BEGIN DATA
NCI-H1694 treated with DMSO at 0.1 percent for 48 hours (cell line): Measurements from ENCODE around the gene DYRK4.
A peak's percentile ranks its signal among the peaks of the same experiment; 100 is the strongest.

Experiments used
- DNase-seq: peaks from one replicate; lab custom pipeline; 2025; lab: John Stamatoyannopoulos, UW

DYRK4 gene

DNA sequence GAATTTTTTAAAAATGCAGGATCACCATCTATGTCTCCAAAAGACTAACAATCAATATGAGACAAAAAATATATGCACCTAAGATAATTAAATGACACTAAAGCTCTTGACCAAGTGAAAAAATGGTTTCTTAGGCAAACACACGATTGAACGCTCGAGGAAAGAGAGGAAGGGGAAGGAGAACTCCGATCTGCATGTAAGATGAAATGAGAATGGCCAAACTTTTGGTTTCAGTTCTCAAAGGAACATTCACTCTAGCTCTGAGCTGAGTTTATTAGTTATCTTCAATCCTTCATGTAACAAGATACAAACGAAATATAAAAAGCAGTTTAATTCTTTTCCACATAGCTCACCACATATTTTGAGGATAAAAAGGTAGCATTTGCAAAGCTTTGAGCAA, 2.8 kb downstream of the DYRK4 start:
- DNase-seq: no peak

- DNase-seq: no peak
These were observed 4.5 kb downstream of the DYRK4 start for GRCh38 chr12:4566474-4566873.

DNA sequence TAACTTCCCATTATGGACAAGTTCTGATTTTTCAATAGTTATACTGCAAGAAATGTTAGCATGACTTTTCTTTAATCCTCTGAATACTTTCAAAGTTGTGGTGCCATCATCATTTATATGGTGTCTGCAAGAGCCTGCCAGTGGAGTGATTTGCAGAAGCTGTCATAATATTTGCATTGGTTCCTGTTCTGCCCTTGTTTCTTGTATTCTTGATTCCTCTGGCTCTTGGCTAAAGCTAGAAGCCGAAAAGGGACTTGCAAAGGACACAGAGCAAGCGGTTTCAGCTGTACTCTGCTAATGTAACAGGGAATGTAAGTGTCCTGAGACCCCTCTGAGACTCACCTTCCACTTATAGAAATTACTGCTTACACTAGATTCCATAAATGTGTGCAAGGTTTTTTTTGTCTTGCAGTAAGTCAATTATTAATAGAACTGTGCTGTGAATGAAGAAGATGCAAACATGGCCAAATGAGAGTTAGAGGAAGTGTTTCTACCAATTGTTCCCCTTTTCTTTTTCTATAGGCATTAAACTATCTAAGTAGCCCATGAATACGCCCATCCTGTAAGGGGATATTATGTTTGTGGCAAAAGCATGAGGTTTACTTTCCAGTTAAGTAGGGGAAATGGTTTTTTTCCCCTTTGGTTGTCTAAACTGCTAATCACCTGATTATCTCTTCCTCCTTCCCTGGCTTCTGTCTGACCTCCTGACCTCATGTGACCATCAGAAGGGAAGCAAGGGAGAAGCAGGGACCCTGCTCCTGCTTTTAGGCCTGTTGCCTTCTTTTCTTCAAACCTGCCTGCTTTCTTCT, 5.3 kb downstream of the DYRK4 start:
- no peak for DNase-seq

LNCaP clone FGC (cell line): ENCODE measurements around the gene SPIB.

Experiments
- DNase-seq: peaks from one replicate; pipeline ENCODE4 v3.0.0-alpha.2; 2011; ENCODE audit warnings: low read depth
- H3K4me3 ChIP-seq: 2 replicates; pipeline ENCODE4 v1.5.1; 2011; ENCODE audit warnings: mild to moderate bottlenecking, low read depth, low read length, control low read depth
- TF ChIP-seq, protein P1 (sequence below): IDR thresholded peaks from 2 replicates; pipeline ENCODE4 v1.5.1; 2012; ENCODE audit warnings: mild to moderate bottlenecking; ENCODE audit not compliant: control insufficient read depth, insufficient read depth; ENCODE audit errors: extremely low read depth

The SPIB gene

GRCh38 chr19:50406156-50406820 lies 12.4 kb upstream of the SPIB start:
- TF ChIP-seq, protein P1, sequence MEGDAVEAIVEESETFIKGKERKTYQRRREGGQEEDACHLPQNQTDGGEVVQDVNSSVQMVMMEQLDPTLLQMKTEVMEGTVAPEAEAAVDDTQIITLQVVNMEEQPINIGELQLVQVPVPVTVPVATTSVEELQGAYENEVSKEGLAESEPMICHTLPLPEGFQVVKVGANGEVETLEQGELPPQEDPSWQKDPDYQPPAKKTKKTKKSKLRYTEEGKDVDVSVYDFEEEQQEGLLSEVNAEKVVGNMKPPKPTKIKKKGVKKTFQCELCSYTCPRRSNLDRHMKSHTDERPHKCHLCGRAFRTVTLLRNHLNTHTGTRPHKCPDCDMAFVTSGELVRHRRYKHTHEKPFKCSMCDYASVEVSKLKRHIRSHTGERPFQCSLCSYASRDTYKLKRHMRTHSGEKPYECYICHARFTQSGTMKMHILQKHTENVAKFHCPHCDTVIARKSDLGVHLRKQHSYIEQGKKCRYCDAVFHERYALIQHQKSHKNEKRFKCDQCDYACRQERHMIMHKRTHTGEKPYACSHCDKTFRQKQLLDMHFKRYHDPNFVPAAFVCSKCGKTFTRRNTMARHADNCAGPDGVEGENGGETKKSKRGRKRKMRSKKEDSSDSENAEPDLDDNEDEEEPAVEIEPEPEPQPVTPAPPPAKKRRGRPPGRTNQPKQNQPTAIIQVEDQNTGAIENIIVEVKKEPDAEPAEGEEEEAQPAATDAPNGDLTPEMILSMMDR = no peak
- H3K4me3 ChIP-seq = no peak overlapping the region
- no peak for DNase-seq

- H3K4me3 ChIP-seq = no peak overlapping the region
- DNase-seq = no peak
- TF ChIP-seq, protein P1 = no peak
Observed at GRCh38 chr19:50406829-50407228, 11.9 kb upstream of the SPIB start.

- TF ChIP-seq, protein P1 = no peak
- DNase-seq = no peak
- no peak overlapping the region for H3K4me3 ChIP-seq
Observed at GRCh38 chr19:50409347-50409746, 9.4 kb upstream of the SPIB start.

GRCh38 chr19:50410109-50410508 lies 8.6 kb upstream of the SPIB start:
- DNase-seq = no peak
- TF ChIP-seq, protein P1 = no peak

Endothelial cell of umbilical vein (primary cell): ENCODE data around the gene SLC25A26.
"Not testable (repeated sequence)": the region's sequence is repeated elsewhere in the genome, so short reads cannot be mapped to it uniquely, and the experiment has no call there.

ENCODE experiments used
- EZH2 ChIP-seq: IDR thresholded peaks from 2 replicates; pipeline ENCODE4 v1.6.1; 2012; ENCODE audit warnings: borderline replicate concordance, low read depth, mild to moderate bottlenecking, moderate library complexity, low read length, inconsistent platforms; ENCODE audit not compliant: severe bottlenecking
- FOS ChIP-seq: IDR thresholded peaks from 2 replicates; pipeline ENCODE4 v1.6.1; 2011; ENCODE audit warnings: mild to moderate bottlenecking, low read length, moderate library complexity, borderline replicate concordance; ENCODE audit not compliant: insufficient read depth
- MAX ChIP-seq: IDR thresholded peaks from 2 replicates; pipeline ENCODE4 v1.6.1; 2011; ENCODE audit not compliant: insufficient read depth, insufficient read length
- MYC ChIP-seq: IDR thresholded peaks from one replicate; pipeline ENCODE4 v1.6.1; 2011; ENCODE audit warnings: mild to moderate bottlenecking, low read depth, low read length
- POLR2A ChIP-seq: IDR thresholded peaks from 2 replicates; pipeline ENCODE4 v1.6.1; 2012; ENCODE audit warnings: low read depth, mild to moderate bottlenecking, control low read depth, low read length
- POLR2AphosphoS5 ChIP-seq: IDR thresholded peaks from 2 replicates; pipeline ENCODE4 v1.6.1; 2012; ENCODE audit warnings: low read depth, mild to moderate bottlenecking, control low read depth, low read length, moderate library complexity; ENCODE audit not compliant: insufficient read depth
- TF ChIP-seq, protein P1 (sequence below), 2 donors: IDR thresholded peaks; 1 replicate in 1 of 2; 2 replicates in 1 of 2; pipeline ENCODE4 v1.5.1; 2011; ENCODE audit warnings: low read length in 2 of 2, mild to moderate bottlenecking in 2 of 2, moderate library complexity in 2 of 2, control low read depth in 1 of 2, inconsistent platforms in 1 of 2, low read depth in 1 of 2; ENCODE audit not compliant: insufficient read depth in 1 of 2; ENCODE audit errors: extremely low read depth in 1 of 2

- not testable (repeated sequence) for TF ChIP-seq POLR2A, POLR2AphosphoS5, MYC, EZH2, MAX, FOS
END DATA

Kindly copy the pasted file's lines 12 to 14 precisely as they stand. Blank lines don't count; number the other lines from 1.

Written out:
LNCaP clone FGC (cell line): ENCODE measurements around the gene SPIB.

Experiments
- DNase-seq: peaks from one replicate; pipeline ENCODE4 v3.0.0-alpha.2; 2011; ENCODE audit warnings: low read depth